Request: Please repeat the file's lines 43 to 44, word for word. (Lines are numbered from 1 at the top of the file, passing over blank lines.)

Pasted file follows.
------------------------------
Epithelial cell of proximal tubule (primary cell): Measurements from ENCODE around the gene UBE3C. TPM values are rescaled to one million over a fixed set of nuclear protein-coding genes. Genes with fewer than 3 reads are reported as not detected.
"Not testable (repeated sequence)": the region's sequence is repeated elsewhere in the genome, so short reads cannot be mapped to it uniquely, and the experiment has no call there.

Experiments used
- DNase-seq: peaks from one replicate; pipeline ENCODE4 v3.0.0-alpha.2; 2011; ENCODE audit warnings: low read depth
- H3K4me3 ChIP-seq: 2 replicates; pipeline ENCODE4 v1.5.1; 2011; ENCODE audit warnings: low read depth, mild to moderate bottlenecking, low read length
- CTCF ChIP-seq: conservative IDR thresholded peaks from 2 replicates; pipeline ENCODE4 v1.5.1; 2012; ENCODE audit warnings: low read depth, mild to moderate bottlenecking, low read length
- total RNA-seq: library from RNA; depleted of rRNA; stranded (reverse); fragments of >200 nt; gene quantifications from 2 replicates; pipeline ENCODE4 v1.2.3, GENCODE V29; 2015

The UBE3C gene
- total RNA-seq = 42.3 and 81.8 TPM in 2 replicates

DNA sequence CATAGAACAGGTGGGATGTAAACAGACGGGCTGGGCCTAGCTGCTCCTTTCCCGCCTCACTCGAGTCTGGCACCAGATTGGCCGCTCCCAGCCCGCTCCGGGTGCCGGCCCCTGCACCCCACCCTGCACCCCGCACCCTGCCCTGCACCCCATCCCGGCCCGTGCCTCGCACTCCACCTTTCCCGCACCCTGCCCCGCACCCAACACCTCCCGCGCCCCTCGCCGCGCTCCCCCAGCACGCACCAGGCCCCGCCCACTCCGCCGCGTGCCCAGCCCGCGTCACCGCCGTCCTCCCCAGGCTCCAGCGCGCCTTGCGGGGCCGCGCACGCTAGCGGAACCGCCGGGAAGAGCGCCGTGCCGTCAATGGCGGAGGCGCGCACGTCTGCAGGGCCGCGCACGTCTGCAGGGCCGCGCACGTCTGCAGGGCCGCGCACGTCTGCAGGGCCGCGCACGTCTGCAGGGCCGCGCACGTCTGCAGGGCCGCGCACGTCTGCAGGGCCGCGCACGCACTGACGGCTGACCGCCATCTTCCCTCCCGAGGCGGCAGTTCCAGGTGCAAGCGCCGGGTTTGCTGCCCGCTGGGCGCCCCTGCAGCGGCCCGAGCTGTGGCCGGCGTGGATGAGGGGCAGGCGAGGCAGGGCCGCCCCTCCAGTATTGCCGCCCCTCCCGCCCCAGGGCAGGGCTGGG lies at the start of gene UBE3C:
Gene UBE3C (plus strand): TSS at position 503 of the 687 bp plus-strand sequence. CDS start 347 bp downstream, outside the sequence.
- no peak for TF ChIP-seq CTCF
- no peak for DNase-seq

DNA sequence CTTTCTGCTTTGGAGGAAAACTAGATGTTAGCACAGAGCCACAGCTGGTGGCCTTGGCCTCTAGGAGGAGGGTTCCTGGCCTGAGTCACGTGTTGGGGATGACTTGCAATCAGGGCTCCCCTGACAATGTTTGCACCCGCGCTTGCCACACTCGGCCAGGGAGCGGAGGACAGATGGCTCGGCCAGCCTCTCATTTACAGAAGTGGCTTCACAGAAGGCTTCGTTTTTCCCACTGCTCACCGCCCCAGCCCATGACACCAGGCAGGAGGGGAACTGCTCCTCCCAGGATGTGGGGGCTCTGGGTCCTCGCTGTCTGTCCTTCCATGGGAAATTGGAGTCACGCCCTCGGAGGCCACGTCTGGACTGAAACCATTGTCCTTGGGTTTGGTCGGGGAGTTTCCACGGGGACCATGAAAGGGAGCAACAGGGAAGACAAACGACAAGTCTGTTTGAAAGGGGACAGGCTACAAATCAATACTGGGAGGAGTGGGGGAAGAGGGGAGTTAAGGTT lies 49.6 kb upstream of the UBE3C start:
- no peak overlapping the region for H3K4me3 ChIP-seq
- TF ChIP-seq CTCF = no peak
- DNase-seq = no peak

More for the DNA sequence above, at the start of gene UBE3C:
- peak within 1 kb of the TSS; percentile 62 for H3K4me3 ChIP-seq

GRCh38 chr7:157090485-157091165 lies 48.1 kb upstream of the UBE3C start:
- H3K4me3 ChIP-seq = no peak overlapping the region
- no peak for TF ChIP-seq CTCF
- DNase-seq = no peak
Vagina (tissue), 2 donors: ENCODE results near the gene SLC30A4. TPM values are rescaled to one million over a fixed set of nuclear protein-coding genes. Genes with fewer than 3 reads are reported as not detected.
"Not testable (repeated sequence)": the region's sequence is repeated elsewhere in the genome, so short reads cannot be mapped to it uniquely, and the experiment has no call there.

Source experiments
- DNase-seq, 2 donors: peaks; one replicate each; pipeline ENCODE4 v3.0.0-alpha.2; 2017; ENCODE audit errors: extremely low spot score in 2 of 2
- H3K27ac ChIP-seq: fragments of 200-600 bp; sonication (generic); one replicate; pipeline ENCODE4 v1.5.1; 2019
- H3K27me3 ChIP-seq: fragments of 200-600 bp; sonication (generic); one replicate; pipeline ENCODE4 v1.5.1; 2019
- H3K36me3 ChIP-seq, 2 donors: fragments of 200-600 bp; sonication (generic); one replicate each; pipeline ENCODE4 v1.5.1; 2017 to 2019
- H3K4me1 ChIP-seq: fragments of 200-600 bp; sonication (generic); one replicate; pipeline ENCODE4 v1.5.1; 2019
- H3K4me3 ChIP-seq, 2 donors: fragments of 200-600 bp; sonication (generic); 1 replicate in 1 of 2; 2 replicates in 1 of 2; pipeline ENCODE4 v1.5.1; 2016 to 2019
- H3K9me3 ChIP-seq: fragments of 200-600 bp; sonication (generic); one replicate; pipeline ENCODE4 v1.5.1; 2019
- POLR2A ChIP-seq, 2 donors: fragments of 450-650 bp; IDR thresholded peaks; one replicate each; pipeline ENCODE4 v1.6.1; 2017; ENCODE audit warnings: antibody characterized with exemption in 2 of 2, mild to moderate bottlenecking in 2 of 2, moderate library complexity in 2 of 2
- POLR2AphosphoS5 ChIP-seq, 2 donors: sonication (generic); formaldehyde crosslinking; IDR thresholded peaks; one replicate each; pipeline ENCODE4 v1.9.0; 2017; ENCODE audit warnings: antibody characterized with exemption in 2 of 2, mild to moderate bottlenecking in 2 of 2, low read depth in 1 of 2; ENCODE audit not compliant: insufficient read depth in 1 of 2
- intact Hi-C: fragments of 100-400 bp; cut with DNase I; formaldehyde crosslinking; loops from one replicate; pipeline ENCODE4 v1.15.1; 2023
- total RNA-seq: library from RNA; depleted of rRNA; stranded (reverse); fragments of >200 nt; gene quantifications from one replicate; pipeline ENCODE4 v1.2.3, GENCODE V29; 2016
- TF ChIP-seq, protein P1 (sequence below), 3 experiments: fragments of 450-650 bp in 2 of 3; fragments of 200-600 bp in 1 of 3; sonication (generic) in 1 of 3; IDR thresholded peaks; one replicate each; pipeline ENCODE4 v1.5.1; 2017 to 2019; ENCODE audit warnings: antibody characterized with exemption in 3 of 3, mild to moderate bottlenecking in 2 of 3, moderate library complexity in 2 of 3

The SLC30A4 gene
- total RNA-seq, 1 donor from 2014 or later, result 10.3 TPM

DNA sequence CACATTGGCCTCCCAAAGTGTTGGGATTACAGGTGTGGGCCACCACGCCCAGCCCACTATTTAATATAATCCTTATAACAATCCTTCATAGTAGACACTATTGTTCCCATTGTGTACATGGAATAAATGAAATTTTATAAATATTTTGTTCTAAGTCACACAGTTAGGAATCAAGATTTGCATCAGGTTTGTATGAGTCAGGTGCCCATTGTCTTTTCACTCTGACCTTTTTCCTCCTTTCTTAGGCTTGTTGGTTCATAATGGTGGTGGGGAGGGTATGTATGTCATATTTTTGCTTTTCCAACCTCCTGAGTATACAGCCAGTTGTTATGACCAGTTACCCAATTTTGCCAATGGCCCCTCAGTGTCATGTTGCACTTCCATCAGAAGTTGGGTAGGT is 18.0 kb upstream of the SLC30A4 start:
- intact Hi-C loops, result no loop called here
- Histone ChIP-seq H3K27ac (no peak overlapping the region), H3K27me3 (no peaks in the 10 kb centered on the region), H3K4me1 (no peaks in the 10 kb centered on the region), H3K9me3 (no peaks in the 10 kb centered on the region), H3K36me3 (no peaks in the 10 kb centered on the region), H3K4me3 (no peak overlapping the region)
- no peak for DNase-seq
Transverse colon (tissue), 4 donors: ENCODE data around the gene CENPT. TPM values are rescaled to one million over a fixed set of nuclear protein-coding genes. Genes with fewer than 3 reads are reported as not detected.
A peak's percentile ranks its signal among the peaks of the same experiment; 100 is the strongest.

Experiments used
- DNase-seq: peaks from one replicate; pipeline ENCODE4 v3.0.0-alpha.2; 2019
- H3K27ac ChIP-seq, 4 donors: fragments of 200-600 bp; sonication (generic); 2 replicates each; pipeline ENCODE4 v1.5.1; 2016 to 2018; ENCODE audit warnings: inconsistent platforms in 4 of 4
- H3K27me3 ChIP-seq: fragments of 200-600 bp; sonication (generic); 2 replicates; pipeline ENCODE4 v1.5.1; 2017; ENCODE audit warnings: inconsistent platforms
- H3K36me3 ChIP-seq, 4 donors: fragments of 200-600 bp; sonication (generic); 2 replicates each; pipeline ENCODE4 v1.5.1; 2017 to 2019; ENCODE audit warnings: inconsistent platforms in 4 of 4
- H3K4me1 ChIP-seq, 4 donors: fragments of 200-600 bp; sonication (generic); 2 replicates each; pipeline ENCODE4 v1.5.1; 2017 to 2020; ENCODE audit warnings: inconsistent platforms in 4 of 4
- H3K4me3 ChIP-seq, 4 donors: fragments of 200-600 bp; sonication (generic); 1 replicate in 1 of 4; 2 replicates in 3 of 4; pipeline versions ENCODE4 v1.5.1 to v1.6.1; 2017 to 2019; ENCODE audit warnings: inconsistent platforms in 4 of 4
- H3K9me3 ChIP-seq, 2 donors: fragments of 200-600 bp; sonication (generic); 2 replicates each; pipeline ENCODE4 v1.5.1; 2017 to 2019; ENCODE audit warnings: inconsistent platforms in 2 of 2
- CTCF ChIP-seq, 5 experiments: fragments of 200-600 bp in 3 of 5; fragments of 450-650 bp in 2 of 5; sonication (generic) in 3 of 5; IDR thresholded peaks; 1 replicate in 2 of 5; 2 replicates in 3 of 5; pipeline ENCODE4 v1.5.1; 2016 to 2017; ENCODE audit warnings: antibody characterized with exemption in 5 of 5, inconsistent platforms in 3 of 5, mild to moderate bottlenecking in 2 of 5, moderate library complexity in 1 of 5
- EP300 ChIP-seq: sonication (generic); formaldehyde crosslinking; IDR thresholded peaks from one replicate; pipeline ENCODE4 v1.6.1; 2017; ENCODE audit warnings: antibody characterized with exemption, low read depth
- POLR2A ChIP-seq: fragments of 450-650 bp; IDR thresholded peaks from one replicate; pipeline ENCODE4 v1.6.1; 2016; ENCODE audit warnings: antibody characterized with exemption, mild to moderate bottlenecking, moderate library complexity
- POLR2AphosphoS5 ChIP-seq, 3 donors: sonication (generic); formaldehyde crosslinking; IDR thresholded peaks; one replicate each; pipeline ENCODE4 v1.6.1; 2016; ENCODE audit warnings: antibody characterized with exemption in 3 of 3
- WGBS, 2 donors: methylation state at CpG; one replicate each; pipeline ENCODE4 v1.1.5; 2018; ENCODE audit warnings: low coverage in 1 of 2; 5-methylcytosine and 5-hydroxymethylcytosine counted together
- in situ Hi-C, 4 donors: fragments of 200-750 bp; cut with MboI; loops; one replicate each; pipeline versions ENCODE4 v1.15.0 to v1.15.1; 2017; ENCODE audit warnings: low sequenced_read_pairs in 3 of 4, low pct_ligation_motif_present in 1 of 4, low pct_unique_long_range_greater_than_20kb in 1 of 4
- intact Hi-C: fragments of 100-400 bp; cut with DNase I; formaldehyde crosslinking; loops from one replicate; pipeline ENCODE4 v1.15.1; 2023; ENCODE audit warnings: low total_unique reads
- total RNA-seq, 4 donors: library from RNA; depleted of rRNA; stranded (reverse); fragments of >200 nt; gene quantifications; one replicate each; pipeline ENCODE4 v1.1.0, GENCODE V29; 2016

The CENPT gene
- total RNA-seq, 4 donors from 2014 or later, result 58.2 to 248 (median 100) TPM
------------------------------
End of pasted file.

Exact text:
- Histone ChIP-seq H3K27ac (no peak overlapping the region), H3K27me3 (no peaks in the 10 kb centered on the region), H3K4me1 (no peaks in the 10 kb centered on the region), H3K9me3 (no peaks in the 10 kb centered on the region), H3K36me3 (no peaks in the 10 kb centered on the region), H3K4me3 (no peak overlapping the region)
- no peak for DNase-seq